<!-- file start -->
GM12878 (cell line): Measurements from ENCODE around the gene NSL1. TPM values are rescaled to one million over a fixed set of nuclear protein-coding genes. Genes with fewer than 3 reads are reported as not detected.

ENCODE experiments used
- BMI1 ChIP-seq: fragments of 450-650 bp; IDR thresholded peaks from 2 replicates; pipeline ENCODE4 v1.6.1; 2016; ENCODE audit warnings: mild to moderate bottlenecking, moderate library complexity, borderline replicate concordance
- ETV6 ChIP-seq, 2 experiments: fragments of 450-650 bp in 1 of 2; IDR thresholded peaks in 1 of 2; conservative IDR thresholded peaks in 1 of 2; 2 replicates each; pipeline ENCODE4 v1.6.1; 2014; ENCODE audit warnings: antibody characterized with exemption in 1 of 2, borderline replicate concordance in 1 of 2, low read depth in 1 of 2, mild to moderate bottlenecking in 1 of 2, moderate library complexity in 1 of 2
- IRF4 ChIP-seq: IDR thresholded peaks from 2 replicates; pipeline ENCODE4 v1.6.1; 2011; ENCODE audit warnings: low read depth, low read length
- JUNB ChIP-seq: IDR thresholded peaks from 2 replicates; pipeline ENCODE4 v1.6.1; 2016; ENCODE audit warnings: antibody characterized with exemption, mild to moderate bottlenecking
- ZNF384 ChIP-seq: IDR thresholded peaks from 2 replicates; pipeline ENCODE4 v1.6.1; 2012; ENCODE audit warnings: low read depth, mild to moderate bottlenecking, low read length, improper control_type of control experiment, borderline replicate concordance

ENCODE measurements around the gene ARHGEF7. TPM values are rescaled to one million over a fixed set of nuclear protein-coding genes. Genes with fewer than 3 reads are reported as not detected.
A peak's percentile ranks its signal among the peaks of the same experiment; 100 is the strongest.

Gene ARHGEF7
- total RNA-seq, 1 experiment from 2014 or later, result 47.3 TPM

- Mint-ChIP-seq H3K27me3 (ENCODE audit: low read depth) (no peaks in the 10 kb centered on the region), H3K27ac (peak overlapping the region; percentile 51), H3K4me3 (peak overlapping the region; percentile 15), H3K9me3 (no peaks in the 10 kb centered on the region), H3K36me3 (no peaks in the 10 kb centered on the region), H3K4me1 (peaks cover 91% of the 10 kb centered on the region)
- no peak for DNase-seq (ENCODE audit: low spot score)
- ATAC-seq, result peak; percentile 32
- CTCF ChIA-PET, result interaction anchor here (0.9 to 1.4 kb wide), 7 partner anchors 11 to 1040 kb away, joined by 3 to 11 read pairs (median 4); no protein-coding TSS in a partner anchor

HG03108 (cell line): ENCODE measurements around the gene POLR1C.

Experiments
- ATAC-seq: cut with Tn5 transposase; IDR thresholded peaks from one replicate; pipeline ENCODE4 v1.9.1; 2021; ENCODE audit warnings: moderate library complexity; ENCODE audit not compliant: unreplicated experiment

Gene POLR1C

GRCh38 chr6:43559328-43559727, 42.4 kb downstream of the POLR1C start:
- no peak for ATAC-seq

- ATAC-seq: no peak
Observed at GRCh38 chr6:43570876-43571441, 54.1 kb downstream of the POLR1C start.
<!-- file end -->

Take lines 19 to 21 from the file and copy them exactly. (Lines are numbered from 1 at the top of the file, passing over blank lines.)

Gene POLR1C

GRCh38 chr6:43559328-43559727, 42.4 kb downstream of the POLR1C start:
- no peak for ATAC-seq